When Cal Poly graduate Kathryn Steinle was shot while walking along Pier 14 in San Francisco last week, her alleged killer was soon found and arrested. But when word got out that Francisco Sanchez, an illegal immigrant, should have been deported after a charges of possession and distribution of Marijuana in March, it prompted a nationwide uproar that could lead to policy changes.
San Francisco’s status as a designated “Sanctuary City” prevents authorities from turning illegal immigrants over to the United States Immigration and Customs Enforcement (ICE). The ICE asked to be notified if Sanchez was released in March, a request San Francisco did not honor.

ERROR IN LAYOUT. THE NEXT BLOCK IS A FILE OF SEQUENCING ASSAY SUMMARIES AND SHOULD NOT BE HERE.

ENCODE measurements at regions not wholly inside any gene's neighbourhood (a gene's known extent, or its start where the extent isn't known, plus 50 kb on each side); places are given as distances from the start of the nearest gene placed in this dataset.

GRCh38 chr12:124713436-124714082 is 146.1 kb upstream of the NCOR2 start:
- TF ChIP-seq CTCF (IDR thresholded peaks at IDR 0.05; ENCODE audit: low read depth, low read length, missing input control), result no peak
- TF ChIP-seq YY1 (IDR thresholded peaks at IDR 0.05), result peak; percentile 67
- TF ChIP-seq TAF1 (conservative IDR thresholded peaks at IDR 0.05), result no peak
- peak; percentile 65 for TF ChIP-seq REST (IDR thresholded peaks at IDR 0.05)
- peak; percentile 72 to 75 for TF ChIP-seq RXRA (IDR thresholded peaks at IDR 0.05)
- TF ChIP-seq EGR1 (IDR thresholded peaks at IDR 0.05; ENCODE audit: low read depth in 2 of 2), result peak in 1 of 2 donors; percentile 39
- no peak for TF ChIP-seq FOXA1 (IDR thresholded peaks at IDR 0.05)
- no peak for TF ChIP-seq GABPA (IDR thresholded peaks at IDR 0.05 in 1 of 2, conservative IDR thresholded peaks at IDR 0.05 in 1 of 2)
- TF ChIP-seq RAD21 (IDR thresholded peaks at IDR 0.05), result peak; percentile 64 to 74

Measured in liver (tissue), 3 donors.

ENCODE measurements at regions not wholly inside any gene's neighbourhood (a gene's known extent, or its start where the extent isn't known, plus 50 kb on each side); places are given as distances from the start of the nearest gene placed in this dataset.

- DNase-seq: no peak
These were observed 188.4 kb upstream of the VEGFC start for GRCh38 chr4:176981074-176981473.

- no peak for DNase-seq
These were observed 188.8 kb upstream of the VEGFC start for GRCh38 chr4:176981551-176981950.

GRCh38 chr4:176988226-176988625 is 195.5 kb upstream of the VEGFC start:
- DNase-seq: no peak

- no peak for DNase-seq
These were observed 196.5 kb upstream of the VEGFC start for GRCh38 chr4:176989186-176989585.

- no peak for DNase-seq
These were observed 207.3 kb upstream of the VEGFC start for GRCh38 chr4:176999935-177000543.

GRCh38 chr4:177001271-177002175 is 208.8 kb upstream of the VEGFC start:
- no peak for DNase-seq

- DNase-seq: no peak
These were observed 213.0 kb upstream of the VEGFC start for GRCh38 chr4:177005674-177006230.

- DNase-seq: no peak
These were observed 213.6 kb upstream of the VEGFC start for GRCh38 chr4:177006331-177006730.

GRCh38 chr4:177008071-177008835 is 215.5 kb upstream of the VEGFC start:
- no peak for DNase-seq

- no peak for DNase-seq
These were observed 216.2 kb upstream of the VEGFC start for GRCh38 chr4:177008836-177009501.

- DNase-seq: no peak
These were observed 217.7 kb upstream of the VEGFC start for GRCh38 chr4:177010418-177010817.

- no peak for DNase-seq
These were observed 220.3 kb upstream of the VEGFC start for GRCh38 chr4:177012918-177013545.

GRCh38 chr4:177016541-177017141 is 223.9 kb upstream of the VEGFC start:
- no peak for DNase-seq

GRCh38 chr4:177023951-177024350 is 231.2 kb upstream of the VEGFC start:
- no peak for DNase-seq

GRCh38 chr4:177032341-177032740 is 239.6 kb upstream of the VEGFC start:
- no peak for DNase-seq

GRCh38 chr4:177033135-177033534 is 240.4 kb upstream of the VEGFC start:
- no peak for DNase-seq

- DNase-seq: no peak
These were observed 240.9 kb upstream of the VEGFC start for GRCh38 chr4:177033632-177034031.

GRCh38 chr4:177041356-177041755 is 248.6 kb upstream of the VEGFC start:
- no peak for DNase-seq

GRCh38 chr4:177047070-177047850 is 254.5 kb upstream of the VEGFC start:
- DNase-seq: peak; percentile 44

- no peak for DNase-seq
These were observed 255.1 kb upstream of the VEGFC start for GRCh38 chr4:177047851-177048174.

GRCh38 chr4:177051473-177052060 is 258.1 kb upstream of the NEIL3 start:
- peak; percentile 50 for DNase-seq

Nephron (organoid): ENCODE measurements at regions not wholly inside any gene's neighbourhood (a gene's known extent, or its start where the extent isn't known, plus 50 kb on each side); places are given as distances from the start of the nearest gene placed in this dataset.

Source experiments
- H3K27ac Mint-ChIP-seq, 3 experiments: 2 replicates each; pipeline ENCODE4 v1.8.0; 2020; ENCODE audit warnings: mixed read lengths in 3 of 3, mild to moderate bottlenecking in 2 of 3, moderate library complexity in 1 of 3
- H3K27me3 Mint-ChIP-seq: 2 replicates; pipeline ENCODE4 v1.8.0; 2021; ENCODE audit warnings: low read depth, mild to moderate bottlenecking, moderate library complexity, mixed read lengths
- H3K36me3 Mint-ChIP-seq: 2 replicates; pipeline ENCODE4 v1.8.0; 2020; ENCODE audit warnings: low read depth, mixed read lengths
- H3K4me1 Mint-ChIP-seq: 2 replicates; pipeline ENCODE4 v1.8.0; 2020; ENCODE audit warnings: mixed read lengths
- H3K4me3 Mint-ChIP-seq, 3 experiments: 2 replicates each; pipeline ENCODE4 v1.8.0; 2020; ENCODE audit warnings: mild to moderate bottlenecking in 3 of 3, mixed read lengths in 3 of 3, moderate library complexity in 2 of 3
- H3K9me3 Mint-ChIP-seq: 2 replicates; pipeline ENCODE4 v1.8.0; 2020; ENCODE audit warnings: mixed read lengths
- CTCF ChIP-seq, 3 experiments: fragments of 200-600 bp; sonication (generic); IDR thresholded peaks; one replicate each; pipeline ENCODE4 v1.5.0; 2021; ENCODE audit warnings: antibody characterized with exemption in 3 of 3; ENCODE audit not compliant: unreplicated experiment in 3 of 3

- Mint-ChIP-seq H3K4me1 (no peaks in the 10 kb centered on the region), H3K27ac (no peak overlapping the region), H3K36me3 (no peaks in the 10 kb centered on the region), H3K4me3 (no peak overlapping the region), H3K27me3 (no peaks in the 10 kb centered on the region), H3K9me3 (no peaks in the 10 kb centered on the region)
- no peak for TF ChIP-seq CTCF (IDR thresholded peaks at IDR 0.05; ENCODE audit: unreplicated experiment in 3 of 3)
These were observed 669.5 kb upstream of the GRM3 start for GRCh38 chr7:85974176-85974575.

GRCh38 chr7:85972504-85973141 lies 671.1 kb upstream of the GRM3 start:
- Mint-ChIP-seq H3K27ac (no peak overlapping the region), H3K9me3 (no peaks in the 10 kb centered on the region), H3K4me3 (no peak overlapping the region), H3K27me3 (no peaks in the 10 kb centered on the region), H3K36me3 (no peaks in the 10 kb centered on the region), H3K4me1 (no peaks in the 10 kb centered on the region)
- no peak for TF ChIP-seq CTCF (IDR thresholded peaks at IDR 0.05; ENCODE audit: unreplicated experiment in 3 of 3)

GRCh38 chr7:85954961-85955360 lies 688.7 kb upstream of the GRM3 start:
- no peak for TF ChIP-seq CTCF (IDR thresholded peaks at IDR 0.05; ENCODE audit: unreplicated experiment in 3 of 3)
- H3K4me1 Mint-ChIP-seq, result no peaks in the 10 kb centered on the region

Sanchez had been deported five times and had seven previous felonies on his criminal record, four of them drug-related, before being arrested for Steinle’s death.
The city would have turned Sanchez over to the authorities in March if he had a violent crime conviction within the last seven years, according to the Los Angeles Times. Many in favor of stricter immigration laws, including Donald Trump, have used Steinle’s death as a political ammunition for the cause.
Steinle graduated from Cal Poly in 2009 with a degree in communication studies. She was 32 years old.
Correction: A previous version of this article said Sanchez was released after his arrest for Steinle’s killing, not his marijuana charges in March.